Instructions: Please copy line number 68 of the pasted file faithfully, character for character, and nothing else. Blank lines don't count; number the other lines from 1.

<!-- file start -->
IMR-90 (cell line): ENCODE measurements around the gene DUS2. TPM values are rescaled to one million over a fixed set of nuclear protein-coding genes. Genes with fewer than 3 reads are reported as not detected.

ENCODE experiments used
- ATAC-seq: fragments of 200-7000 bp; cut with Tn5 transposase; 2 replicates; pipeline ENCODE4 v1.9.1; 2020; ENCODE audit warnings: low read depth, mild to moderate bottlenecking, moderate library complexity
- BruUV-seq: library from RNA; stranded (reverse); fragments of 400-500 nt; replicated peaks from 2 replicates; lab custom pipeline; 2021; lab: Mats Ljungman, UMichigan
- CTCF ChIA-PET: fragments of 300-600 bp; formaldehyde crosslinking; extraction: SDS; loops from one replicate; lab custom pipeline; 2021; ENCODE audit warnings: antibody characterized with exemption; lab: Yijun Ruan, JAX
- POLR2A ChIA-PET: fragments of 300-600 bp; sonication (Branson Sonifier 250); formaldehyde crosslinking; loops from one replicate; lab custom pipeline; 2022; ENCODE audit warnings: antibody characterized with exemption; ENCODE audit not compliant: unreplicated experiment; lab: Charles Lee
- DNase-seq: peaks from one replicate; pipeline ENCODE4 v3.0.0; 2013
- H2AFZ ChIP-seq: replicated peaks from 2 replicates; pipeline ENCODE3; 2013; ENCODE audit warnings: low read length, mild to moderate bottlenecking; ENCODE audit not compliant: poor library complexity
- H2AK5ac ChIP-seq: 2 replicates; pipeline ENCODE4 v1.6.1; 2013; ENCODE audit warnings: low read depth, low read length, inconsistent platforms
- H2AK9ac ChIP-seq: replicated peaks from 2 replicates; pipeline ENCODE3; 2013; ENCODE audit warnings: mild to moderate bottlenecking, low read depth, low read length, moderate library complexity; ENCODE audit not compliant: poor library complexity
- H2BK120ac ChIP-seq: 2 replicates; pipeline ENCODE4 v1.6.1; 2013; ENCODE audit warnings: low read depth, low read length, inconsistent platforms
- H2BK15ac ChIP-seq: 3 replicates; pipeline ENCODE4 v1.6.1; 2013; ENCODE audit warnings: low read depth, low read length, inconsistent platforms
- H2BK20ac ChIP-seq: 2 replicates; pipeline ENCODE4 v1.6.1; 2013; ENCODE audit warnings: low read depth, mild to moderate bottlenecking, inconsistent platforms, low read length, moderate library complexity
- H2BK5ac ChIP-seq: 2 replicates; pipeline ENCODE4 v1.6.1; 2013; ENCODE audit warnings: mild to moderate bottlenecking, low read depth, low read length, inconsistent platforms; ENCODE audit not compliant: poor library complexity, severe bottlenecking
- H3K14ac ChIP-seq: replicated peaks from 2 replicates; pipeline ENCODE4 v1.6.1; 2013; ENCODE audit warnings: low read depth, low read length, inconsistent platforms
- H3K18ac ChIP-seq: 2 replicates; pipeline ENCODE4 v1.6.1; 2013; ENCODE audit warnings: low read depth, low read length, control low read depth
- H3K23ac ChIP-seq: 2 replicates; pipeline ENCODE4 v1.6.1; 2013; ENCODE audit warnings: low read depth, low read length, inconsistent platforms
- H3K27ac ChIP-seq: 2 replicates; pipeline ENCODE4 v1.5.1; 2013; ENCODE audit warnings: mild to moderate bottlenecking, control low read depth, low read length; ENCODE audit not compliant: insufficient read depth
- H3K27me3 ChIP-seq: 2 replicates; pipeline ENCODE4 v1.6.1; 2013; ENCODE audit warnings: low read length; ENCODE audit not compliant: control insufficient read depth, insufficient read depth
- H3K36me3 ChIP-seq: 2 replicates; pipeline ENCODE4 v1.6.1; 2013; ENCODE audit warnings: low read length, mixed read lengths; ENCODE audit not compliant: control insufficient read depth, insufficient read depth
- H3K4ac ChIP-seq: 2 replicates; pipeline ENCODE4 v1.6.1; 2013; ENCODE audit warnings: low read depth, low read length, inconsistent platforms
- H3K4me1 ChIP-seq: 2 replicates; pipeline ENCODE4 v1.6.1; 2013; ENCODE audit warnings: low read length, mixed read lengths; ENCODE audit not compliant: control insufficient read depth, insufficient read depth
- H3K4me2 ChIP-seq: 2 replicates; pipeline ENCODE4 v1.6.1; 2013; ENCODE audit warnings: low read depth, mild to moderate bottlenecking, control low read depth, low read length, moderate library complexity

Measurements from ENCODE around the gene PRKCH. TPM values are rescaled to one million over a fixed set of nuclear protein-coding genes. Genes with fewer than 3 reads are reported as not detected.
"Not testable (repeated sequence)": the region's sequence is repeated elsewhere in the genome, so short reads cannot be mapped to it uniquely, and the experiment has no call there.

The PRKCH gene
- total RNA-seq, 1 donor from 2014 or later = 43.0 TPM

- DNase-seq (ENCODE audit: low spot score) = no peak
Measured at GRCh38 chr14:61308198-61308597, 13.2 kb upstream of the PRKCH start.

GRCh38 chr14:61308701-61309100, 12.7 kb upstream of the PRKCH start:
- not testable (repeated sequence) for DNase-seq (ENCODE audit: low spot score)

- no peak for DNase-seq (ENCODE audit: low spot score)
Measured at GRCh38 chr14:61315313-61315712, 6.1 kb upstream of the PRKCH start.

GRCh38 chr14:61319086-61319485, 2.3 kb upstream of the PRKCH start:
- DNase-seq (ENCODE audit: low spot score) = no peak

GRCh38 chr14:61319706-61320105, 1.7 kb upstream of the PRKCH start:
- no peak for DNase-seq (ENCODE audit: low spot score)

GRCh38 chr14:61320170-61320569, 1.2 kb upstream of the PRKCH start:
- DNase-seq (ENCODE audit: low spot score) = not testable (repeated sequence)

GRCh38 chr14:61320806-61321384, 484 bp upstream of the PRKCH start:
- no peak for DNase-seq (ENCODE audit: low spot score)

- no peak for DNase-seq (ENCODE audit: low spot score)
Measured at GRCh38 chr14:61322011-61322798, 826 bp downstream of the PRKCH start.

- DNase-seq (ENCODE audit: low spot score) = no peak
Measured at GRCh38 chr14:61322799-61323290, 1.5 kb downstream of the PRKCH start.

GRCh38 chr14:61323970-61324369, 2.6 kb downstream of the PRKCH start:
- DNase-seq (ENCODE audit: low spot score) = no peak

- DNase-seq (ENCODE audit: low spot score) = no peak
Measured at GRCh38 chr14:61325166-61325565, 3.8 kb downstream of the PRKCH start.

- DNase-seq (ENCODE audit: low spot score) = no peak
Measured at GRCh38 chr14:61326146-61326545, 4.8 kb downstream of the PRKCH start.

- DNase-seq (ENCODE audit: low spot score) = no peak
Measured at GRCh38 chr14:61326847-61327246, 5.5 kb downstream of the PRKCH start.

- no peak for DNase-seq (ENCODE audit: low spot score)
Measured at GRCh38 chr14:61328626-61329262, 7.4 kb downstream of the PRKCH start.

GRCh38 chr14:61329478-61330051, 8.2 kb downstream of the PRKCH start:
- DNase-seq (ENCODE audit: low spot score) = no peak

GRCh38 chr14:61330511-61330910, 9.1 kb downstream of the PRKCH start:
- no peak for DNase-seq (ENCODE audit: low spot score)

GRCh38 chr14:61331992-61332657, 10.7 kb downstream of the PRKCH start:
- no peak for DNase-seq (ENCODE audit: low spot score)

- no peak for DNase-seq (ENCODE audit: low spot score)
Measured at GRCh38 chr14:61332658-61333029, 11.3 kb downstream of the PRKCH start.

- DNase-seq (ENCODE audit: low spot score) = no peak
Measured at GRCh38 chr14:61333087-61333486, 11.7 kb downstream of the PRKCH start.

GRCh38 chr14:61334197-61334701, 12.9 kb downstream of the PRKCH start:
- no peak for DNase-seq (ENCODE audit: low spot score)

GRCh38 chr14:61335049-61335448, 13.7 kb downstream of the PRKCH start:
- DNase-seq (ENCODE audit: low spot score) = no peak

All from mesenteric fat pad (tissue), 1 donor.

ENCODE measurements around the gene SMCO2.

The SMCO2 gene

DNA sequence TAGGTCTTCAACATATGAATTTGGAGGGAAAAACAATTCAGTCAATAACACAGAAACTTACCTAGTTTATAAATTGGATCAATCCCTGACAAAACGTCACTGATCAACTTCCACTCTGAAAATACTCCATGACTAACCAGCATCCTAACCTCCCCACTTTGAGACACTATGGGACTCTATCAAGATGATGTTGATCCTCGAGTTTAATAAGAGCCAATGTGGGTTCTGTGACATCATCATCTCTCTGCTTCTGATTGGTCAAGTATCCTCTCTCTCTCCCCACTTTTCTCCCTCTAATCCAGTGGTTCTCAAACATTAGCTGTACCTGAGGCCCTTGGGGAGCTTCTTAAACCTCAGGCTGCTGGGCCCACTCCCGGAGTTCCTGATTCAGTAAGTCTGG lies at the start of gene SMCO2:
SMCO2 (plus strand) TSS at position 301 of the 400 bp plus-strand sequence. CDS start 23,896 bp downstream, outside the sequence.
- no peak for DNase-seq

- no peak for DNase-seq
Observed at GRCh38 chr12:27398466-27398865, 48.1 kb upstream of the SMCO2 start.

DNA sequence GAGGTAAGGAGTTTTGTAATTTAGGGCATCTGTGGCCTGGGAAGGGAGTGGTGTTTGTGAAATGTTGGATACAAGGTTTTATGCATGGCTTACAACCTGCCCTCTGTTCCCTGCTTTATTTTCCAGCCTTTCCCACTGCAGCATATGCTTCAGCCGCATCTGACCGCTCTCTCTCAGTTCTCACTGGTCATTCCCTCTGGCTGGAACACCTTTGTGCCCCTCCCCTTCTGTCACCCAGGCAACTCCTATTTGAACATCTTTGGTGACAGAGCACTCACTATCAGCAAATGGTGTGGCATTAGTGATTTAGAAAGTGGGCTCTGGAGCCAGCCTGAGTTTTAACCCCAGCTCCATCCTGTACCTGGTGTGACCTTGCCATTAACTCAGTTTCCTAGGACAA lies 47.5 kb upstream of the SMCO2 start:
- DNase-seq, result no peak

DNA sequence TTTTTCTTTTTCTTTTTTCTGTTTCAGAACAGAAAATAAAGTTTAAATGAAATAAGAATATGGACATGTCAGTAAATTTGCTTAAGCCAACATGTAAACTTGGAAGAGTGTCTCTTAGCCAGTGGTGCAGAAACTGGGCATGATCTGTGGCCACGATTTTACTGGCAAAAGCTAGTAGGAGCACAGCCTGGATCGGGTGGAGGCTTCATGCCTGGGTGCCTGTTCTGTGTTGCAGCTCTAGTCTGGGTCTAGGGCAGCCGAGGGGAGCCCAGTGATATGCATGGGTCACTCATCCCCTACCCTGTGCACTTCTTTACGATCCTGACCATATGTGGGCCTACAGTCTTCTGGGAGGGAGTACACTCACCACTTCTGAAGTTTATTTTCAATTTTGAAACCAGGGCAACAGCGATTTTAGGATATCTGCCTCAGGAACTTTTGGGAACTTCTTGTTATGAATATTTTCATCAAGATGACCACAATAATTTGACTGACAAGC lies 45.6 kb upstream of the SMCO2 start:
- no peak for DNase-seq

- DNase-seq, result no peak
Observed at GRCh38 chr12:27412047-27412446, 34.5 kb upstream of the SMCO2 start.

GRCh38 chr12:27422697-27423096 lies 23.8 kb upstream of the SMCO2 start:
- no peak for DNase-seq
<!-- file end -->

GRCh38 chr14:61335049-61335448, 13.7 kb downstream of the PRKCH start: